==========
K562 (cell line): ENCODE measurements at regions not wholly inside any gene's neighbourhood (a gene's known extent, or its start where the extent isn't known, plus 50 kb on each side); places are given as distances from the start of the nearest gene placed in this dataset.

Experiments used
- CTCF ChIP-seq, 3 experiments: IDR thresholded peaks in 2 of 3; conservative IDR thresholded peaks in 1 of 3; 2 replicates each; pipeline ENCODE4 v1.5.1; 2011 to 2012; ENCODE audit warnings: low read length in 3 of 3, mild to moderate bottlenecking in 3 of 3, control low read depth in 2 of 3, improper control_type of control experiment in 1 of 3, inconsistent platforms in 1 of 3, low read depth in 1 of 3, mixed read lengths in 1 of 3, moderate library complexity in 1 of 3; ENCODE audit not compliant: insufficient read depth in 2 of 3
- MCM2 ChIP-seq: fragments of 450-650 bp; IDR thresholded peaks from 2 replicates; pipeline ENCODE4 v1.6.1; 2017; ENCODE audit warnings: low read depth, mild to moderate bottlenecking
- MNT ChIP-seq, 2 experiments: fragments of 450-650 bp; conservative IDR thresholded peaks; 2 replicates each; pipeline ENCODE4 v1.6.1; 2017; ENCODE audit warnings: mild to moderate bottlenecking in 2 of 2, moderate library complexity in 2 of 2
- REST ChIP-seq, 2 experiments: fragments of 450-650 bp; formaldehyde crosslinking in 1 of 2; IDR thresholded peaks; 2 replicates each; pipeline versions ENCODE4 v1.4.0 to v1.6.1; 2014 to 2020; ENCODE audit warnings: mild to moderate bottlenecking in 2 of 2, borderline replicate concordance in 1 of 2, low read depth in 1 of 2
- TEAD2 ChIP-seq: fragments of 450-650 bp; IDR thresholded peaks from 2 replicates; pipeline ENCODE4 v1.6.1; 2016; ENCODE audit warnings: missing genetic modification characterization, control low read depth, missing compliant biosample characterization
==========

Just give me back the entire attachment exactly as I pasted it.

K562 (cell line): ENCODE measurements at regions not wholly inside any gene's neighbourhood (a gene's known extent, or its start where the extent isn't known, plus 50 kb on each side); places are given as distances from the start of the nearest gene placed in this dataset.

Experiments used
- CTCF ChIP-seq, 3 experiments: IDR thresholded peaks in 2 of 3; conservative IDR thresholded peaks in 1 of 3; 2 replicates each; pipeline ENCODE4 v1.5.1; 2011 to 2012; ENCODE audit warnings: low read length in 3 of 3, mild to moderate bottlenecking in 3 of 3, control low read depth in 2 of 3, improper control_type of control experiment in 1 of 3, inconsistent platforms in 1 of 3, low read depth in 1 of 3, mixed read lengths in 1 of 3, moderate library complexity in 1 of 3; ENCODE audit not compliant: insufficient read depth in 2 of 3
- MCM2 ChIP-seq: fragments of 450-650 bp; IDR thresholded peaks from 2 replicates; pipeline ENCODE4 v1.6.1; 2017; ENCODE audit warnings: low read depth, mild to moderate bottlenecking
- MNT ChIP-seq, 2 experiments: fragments of 450-650 bp; conservative IDR thresholded peaks; 2 replicates each; pipeline ENCODE4 v1.6.1; 2017; ENCODE audit warnings: mild to moderate bottlenecking in 2 of 2, moderate library complexity in 2 of 2
- REST ChIP-seq, 2 experiments: fragments of 450-650 bp; formaldehyde crosslinking in 1 of 2; IDR thresholded peaks; 2 replicates each; pipeline versions ENCODE4 v1.4.0 to v1.6.1; 2014 to 2020; ENCODE audit warnings: mild to moderate bottlenecking in 2 of 2, borderline replicate concordance in 1 of 2, low read depth in 1 of 2
- TEAD2 ChIP-seq: fragments of 450-650 bp; IDR thresholded peaks from 2 replicates; pipeline ENCODE4 v1.6.1; 2016; ENCODE audit warnings: missing genetic modification characterization, control low read depth, missing compliant biosample characterization